Tuesday, December 07, 2004

Javits Center

Subject: AP/Newsday: Legislature OKs expansion of Javits Center
Date: 12/7/2004 5:55:47 P.M. Eastern Standard Time
From: tenant@tenant.net
Sent from the Internet (Details)

Legislature OKs expansion of Javits Center
Associated Press Writer
December 7, 2004, 5:31 PM EST

ALBANY, N.Y. -- The Legislature on Tuesday approved a $1.2 billion
expansion of Manhattan's Javits Center that is expected to attract millions
of dollars in revenue for the state and city.

The deal negotiated between Assembly and Senate leaders overnight and
quickly brought to a vote, also provides $350 million in economic
development funds for projects outside New York City. Those projects have
not yet been determined.

"We don't know where the money is going," said Sen. Velmanette Montgomery,
a Brooklyn Democrat. "So in a sense the Javits Center expansion is being
hijacked ... this is a blank check to a certain three _ and you all know
who they are."

Under the bill, the $350 million for project outside New York City will be
divvied up by Gov. George Pataki, fellow Republican Senate Majority Leader
Joseph Bruno, and Assembly Speaker Sheldon Silver.

The spending comes when the state is projected to face a $6 billion deficit
in the 2005-06 fiscal year.

The near doubling of the Javits Center will include a hotel with 1,500
rooms and a ballroom and will employ 10,000 people.

"Javits is a huge investment by the city and state," Bruno said just before
his chamber approved the bill. "It will mean a lot of revenue for the city
and the state. So that's a no-brainer."

Tuesday's action doesn't directly affect the more controversial proposal to
build a connecting $1.4 billion stadium for the New York Jets.

The measure passed Tuesday, pending Gov. George Pataki's approval, would
restructure bonds, adjust the boundaries of the center and add a $1.50
surcharge to hotel taxes, worth $500 million. The state will borrow $350
million and $350 million will come from New York City. The hotel will be
paid for with separate borrowing.

Pataki and Silver said they support the proposal.

The Javits Center, named for the former long-serving U.S. senator, covers
five blocks between 34th and 39th streets and 11th and 12th avenues,
adjoining the city's Hudson rail yards. At 814,000-square feet, it's the
14th largest convention center in the nation. The expansion will make the
center the nation's third or fourth largest.

New York City's tourism bureau estimated the city loses $1.5 million a day
in visitor spending because of the center's size.

The bill passed 58-1; Manhattan Democrat Liz Krueger opposed it. She
complained the bill was negotiated by Bruno, Silver and Pataki behind
closed doors then rushed to a vote, undermining efforts to open up the
legislative process and make it more accountable.

Subject: Latengano is a no-brainer
Date: 12/5/2004 7:05:43 A.M. Eastern Standard Time
From: kitchen@hellskitchen.net
Sent from the Internet (Details)

Say too-small Javits costs 1.5M a day
December 5, 2004

New York City is losing $1.5million per day in business revenue because the
Javits Convention Center is too small, according to new data from the
tourism bureau. Supporters of the city's plan to expand the Javits,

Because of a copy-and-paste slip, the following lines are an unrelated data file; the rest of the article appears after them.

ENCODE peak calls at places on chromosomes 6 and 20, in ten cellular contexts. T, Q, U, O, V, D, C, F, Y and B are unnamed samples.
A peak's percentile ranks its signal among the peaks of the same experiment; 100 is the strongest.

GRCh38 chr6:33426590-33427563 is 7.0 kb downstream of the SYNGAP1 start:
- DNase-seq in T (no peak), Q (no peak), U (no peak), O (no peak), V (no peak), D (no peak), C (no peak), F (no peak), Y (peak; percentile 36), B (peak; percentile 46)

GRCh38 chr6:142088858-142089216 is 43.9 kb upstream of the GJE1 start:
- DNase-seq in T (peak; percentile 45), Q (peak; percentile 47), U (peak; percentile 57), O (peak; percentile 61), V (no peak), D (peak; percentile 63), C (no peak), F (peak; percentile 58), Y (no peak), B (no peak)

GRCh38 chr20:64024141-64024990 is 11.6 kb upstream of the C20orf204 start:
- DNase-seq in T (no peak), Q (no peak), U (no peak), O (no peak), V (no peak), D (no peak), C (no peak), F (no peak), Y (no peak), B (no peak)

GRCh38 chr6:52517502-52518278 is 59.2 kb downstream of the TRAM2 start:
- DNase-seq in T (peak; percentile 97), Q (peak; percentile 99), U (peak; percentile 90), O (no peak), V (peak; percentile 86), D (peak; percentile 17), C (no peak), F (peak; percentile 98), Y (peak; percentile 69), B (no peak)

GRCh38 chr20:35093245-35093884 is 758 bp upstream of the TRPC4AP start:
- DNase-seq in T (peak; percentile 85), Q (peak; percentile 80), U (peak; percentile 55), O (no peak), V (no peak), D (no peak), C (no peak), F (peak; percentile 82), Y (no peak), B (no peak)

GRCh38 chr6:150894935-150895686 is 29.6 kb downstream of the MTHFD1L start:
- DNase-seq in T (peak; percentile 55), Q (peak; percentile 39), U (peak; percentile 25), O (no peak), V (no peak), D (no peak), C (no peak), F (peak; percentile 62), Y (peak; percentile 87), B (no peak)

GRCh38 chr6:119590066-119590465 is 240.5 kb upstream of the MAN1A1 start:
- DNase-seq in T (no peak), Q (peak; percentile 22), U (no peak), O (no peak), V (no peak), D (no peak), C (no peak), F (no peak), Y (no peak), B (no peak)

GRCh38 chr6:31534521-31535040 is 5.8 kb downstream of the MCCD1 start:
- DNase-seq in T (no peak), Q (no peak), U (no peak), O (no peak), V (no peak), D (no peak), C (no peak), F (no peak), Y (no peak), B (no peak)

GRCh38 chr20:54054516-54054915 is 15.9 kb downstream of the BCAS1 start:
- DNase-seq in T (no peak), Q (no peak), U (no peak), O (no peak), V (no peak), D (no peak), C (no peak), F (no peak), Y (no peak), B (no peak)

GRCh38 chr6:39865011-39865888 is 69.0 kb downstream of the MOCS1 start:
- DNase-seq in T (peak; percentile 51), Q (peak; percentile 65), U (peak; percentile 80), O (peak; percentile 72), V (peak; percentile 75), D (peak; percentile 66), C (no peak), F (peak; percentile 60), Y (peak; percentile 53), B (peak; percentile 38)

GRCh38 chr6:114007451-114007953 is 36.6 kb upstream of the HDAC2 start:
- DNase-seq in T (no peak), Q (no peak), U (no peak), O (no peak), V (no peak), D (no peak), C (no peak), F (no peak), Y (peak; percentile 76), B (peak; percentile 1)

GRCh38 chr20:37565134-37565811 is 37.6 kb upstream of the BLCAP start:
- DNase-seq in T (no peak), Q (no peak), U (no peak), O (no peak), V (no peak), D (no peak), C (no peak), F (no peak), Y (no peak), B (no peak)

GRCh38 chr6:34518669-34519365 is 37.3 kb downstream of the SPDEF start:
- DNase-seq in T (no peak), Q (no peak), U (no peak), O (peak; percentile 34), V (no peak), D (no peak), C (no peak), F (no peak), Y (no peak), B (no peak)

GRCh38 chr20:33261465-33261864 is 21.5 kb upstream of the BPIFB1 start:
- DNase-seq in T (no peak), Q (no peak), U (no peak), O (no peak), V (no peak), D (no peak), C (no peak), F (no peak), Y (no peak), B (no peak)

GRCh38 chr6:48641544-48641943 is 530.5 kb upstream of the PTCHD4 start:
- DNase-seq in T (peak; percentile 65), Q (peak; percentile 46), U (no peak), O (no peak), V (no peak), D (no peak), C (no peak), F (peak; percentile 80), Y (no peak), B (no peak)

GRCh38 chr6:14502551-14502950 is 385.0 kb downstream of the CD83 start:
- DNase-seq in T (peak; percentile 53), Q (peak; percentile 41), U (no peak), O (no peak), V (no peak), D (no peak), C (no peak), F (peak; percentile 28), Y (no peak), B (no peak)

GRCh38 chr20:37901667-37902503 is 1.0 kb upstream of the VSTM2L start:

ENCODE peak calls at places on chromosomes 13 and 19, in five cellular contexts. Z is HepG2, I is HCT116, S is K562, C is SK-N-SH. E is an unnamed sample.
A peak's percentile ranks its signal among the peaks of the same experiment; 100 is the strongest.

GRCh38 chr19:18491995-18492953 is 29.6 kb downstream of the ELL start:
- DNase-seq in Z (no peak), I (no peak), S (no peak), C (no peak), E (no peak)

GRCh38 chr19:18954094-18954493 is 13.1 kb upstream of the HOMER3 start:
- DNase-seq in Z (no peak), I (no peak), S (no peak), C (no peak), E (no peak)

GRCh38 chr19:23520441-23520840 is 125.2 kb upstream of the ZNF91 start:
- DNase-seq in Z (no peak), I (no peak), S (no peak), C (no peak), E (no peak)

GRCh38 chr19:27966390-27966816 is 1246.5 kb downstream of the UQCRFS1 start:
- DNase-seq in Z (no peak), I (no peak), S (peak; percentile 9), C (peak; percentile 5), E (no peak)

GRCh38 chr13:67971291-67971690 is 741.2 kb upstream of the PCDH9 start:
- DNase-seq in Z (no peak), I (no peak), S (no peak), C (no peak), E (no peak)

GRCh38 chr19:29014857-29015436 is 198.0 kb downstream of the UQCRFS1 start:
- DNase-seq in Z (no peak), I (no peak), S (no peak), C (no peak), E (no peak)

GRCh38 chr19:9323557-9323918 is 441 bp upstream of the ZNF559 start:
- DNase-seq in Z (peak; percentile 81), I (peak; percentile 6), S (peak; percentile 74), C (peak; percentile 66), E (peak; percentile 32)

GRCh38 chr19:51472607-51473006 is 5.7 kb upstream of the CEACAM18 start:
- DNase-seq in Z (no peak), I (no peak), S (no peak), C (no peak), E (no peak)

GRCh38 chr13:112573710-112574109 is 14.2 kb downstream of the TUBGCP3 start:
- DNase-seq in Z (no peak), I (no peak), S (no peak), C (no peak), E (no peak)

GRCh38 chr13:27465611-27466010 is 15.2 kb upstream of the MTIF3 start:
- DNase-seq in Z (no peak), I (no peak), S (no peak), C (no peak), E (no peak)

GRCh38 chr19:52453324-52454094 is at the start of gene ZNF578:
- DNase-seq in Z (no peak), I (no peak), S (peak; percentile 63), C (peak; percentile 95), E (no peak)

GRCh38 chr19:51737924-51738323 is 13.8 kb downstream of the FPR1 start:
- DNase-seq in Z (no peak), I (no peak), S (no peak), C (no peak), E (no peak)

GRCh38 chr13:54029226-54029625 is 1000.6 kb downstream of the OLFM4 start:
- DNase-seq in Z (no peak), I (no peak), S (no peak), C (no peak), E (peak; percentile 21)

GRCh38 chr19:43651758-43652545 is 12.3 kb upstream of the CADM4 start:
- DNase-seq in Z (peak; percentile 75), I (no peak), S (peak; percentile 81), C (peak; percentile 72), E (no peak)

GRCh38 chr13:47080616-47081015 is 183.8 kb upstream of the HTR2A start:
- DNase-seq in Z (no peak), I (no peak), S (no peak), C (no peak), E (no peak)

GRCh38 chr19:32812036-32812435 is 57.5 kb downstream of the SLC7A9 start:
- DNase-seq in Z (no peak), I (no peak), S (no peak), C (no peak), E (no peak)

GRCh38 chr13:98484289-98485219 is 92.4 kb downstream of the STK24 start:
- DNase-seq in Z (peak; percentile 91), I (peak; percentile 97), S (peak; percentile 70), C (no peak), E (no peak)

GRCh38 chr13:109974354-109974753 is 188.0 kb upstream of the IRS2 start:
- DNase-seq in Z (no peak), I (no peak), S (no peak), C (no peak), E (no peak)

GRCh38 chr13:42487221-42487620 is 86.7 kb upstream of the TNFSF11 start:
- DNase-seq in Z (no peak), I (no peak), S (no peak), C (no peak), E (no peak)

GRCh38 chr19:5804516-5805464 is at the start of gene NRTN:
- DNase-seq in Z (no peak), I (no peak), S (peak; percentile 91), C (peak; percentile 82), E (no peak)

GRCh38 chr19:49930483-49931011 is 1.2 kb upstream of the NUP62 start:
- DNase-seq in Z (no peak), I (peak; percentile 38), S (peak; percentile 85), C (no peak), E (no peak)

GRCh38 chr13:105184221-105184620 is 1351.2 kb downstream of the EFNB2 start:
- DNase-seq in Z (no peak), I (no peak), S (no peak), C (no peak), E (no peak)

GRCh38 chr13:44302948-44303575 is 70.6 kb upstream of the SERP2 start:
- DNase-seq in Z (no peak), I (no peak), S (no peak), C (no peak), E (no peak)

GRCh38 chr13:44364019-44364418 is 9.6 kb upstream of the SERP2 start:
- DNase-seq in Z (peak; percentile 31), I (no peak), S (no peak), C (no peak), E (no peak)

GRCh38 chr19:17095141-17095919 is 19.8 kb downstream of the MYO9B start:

including Sen. Chuck Schumer (D-N.Y.) and NYC & Company Chairman Jonathan
Tisch, are scheduled to tout the $1.5 million figure at a news conference
in Manhattan today.

The startling sum, which critics immediately blasted as nonsense, also will
be part of a new ad campaign. "This figure clearly indicates that the
expansion to Javits is crucial to New York City's economy," said Cristyne
Nicholas, president and CEO of NYC & Company, the tourism bureau.

The state Legislature is expected this week to consider the proposal to
expand the center, which has 760,000 square feet of exhibition space and
ranks 18th nationwide in overall capacity. The $1.4 billion project would
increase the center's size to 1.1 million square feet of exhibition space,
and add 256,000 square feet of meeting rooms and 86,000 square feet in new
ballroom space.

"There's not much we could do in New York that would create more good jobs
more quickly than finally expanding the Javits," Schumer told the Daily
News. "We have the opportunity to get this done now, and we should take it."

But critics questioned the accuracy of the bureau's data.

"I would be suspicious of their claims," said Steve Malanga, senior fellow
at the Manhattan Institute. "And the question is not merely what business
is not coming to the city, but how much more business do you have to
attract to pay for a billion-dollar investment."

Heywood Sanders, a professor of public administration at the University of
Texas in San Antonio and an expert on the economics of convention centers,
said the bureau's study is irrelevant. "The likelihood of getting a
significant increase in business at a larger center is very, very slim,"
Sanders said. "We have a convention marketplace [nationwide] that is
enormously oversupplied with space."

John Fisher, who heads a West Side neighborhood group, said the data to
support the expansion "are just as phony as the Jets stadium numbers." The
city is also planning to build a $1.4 billion stadium that would serve as
part of the convention center.

Nicholas defended the figures, saying they are not only accurate but
"conservative."And the demand for New York City conventions, she said, is
very different than in other cities across the nation. "This, to me, is a
no-brainer, and to the tourism industry it's a no-brainer," she said.

Originally published on December 5, 2004

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